Carnegie Mellon University

Nuclear Energy

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Nuclear power is the process of generating heat through nuclear fission, the splitting of a nucleus in two. In nuclear reactors, uranium pellets – each containing millions of uranium nuclei – are used. As uranium nuclei split, a huge amount of energy is released; while some of the energy is radiation, most is the kinetic energy used to produce heat. The heat is then used to turn water into steam, which powers a turbine to produce electricity, much like any other power plant (Emirates Nuclear Energy Corporation).

There are two large differences between a coal and a nuclear power plant; we will describe each below.

First, nuclear power plants use much less material to produce the same amount of power/energy.  Worldwide, each year coal-fired power stations consume over 4500 million tonnes of coal to make 40% of the electricity, while nuclear power plants consume over 70,000 tonnes of natural uranium to make 13.5% of the electricity.  A global average (over all power plant capacities) reveals that coal power needs about 20,000 times as much fuel as nuclear power to produce the same amount of electricity (World Nuclear Association).   To power a single 1000 megawatt (MW) power plant for a day, either 8600 tonnes of coal or 0.074 tonnes (74 kgs) of uranium are needed (World Nuclear Association), a difference of over 100,000 times.  This ratio is equivalent to the ratio between the weights of an average human male and a 68 car train. Note, while  more coal than uranium is needed to power identically sized plants, the reserves of coal are much much larger than the reserves of uranum.  At current levels of usage, known (proven) uranium reserves is expected to run out sometime late this century, while known coal reserves are expected to run out in a couple centuries.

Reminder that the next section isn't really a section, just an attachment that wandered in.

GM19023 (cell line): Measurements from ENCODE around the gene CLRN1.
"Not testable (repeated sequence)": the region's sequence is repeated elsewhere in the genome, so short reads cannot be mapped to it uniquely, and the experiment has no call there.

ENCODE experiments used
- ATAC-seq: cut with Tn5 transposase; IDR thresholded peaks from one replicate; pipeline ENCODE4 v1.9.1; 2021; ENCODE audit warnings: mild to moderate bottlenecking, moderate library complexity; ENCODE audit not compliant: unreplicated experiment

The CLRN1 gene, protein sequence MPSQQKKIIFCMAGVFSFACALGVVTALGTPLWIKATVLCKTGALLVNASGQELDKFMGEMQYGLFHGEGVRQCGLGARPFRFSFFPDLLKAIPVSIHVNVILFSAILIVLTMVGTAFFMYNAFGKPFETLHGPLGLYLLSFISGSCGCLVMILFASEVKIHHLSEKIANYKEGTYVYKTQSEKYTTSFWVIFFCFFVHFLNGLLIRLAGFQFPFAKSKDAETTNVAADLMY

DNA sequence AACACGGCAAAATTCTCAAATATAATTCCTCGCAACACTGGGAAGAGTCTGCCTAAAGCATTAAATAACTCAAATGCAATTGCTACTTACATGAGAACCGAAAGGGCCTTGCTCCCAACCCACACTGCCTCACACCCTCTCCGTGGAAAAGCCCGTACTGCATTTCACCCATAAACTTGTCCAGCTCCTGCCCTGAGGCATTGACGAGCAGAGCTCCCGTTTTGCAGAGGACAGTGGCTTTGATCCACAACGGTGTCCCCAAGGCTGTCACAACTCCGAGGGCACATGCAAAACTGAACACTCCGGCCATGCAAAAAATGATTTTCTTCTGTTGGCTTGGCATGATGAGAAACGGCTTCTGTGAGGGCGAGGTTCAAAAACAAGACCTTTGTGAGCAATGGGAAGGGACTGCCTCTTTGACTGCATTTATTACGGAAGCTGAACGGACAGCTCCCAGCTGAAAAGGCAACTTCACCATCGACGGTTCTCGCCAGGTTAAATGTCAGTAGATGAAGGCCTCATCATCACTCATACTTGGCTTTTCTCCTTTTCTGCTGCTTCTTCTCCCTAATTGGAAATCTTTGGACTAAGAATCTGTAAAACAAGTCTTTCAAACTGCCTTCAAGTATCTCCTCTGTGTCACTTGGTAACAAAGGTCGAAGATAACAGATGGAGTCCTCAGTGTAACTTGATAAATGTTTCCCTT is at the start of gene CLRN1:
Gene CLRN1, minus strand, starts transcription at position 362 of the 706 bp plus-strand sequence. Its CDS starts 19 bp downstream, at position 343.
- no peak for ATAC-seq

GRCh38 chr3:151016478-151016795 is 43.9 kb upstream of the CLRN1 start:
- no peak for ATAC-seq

Second, nuclear power is very clean and does not emit harmful emissions to the environment.  Annually, a single 1000 MW coal power plant emits 7 million tonnes of carbon dioxide, 200,000 tonnes of sulfur dioxide, and various nitrous oxides, volatile organic carbons, and particulate matter.  Virtually all the wastes from the 1000 MW nuclear power plants are contained in the 27 tonnes or so of used fuel which are not released to the environment, but rather stored in radiation-shielded containers and stored safely (World Nuclear Association).

While nuclear power requires less material and displaces harmful emissions, there are still concerns about the technology. One of the major concerns is the cost of constructing a nuclear power plant. The overnight capital cost of a nuclear power plant – which takes into account the construction of the plant, owners’ costs, and escalating costs due to increased materials – was $5,530 per kW in 2012, while that of a corresponding coal plant was only $2,934-$3,246 per kW (Energy Information Administration). However, the cost of running a nuclear power plant is $2.40 / kilowatt-hour (kWh), while the cost of running a coal power plant is $3.27 / kWh, making the nuclear plant cheaper to run on a day to day basis (Nuclear Energy Institute).

Another primary concern associated with nuclear power plants is whether or not they are safe. There have been three major reactor accidents in the history of nuclear power: Three Mile Island, Chernobyl, and Fukushima. Of the three, only Chernobyl had significant health and environmental consequences; the recent Fukishima pales in comparison. The casualties associated with these three incidents, however, are the only casualties associated with nuclear reactors; no nuclear workers or members of the public have ever died as the result of exposure to radiation (or increased rates of cancer) from a nuclear power plant. Ultimately, compared to other sources of energy – particularly coal, hydro, and gas – nuclear has the fewest number of deaths associated with it (World Nuclear Association). Car accidents kill 1 out of 83 people; 1 in 210 people are murdered; 1 in 630 people die walking down the street; 1 in 1100 die from drowning; only 1 in 125,000 people die in a nuclear accident (Bailey, Ronald).